Payment for the purchase of lottery tickets and other gambling applications have been implemented by a few operators, but it is my opinion that this has not proved to be that successful. I am of the opinion that this is because we have not yet figured out how to do this effectively on mobile phones - so that it works for the new form factor. Many people have ideas on how to turn this into killing applications, but I have not seen them yet.

Others that should also be mentioned in this blog are of course money remittance. Many examples of this type of application have been deployed with good successes. The challenge in this area is working with regulatory constraints and to turn localised deployments into global deployments.

Other killers that I sense are lurking will come from micro lending, export/import, other financial services and many niche applications (like transport, medical, content etc.)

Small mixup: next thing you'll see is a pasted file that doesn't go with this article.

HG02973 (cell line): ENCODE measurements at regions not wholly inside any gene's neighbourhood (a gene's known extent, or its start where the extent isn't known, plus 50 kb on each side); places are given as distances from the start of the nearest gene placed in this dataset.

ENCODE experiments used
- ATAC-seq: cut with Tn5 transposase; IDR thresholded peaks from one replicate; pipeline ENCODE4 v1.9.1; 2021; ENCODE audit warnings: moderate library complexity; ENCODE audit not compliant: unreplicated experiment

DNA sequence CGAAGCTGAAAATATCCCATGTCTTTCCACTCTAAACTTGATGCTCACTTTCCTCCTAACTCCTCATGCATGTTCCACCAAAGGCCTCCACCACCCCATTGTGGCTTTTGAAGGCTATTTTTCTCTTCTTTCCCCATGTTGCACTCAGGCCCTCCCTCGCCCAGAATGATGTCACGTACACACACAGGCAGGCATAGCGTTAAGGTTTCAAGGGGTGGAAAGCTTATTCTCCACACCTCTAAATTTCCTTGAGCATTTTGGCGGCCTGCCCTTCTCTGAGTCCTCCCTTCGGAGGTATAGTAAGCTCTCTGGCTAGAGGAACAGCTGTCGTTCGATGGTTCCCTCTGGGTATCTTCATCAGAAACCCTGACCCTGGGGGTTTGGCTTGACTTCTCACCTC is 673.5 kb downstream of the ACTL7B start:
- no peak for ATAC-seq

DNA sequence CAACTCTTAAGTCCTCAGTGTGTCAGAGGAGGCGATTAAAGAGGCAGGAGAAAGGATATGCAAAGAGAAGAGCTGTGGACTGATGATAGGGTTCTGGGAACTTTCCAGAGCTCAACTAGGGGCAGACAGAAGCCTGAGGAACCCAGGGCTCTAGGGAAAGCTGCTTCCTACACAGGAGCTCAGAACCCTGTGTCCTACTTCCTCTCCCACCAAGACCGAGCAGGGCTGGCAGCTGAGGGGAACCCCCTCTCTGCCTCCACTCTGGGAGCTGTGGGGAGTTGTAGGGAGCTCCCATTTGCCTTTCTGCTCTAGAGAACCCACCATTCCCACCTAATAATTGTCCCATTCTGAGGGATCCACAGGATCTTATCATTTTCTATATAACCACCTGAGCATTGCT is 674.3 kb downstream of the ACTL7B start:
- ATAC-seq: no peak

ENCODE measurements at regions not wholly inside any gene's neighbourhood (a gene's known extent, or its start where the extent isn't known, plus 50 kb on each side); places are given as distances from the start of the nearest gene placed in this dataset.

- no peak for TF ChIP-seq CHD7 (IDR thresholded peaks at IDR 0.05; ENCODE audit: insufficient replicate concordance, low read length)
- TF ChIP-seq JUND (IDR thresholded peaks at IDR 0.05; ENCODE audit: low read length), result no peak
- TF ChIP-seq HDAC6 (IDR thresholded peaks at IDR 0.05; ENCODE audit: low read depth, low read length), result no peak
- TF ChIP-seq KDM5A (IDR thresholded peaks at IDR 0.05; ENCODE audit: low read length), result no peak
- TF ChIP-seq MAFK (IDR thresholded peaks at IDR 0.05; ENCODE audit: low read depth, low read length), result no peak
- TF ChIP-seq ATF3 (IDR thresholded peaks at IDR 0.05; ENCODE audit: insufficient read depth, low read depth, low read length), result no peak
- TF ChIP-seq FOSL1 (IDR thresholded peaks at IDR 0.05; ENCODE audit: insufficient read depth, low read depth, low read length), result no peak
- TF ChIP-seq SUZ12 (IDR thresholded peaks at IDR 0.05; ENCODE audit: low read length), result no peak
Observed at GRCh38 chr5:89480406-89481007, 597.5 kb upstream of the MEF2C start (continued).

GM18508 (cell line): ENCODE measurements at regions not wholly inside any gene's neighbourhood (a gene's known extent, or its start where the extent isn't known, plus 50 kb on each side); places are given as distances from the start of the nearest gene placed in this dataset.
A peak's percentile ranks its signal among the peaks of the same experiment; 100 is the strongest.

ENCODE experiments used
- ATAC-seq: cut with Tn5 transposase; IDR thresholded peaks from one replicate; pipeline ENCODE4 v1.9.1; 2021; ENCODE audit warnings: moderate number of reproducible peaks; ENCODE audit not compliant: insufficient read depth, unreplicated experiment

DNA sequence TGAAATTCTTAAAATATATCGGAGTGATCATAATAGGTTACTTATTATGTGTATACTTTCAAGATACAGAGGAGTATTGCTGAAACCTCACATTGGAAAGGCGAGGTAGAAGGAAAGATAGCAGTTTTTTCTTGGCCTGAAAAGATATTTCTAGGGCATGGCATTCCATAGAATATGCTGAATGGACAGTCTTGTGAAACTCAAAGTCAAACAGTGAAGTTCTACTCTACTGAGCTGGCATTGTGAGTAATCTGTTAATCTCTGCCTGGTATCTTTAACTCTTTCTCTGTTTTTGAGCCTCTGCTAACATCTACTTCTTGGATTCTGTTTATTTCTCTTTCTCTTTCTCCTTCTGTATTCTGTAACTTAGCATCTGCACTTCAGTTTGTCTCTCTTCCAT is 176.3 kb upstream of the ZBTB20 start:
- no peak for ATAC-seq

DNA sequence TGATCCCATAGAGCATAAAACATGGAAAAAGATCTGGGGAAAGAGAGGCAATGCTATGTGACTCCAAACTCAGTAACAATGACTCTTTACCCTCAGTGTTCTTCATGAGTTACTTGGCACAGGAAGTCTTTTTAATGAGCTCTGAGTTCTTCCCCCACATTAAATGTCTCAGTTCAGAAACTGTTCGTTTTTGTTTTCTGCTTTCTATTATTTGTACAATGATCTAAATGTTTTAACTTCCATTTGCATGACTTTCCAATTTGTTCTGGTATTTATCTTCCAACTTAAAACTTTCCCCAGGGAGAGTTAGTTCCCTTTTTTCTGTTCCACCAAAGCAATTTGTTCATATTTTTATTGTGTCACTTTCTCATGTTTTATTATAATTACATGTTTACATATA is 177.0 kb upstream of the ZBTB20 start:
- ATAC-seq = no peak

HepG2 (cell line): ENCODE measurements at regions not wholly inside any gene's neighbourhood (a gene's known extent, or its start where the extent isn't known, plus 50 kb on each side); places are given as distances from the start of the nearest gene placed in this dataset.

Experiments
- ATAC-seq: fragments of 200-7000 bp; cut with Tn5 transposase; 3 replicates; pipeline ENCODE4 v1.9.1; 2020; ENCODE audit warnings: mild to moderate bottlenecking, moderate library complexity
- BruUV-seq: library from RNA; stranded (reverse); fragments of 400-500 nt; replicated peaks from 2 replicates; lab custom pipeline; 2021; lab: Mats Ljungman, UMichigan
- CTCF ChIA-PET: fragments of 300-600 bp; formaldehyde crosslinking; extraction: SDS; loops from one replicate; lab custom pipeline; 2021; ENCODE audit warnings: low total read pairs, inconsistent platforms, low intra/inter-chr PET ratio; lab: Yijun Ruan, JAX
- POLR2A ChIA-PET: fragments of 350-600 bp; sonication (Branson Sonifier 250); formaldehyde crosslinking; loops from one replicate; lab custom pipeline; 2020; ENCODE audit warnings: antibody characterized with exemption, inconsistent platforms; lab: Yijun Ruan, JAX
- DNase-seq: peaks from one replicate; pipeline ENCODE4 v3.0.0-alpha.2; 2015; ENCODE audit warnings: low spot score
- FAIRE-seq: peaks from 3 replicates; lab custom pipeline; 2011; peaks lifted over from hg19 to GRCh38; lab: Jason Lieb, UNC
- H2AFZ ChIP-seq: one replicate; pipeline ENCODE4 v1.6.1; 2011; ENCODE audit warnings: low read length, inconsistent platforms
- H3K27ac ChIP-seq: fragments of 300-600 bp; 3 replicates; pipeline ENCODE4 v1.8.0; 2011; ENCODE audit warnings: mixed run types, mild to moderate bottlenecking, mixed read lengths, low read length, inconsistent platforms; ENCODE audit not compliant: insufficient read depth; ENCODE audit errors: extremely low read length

Once again, what do you think?

Sunday, April 06, 2008

Security is in the eye of the bank

It is a common saying that security is only as secure as it is perceived to be. It is quite possible to develop many different security solutions that can protect what it is supposed to protect economically. (The cost of the system is less than the fraud that could be committed in the absence of the system)

Unfortunately this is not the criteria for a successful security solution that will be deployed and used. Rather it is if the security solution is perceived to be secure. In the case of mobile banking, the question should be asked "perceived by who?" and "what will convince them that it is secure enough?"

In the case of mobile banking, I would like to argue that it is not end-consumers that are the primary evaluaters of security. The key is not to ensure that end-consumers perceive mobile banking as secure, but rather bankers. In my experience, it is the banking fraternity that are uncomfortable with mobile banking security more often than not. Only if they are made to be comfortable with the security is it possible to launch a mobile banking solutions. Even when the end-consumer would have been happy long-ago, or even if the security solution can be proven to be economically sound, bankers will still resist.

So what is it that banks look for in a mobile banking solution: